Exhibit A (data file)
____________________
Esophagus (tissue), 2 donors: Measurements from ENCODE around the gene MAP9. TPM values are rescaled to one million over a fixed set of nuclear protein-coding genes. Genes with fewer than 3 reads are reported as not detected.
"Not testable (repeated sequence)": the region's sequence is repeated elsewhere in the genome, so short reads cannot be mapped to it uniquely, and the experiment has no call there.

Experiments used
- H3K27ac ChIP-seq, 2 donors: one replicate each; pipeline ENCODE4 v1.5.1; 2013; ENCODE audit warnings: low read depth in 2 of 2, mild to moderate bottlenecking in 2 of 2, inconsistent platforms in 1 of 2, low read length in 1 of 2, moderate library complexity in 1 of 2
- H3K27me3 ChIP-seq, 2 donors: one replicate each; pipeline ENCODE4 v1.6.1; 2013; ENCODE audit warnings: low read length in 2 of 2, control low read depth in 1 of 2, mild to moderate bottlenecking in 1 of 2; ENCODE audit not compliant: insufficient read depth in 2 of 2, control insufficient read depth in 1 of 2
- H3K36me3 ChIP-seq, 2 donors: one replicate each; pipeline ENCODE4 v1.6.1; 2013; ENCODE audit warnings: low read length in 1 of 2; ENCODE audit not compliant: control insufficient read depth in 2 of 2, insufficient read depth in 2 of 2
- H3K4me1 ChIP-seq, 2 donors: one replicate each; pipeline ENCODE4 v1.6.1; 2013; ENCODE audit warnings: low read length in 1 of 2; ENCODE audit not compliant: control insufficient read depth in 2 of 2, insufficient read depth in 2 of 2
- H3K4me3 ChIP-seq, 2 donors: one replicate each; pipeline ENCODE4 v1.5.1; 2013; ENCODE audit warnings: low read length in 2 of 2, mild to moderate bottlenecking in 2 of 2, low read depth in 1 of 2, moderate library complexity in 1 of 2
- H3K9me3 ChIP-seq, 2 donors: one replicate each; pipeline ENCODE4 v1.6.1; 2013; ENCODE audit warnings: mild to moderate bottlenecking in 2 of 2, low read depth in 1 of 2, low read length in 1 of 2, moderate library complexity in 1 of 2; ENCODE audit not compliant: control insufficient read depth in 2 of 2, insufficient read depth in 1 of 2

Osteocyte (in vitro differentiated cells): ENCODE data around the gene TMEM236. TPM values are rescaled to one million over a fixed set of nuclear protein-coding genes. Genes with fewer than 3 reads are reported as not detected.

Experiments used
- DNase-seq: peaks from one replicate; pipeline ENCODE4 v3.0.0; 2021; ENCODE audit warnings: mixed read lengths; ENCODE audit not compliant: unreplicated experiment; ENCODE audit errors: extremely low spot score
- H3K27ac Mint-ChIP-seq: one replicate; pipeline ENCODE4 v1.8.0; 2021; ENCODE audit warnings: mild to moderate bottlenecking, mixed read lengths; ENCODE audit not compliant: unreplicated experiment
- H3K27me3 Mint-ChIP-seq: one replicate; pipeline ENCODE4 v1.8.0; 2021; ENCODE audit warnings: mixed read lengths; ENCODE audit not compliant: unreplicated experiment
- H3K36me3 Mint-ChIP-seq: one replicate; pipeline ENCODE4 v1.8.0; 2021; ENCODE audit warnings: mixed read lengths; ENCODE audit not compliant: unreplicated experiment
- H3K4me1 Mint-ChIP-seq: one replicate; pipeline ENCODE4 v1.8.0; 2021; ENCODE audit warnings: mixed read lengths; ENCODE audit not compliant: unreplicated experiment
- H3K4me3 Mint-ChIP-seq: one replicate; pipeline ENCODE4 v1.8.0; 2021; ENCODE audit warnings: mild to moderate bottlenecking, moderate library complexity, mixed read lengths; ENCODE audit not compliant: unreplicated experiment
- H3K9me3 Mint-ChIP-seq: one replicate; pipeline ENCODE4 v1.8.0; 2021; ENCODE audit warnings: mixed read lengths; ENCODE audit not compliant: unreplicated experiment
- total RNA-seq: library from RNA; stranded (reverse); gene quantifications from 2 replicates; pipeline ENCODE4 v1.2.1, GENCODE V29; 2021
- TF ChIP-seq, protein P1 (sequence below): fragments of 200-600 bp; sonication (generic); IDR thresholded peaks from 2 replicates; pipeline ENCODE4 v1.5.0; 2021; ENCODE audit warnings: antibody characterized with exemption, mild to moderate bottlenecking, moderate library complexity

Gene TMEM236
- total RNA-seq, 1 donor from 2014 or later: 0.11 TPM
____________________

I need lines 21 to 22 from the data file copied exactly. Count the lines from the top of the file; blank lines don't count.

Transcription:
Gene TMEM236
- total RNA-seq, 1 donor from 2014 or later: 0.11 TPM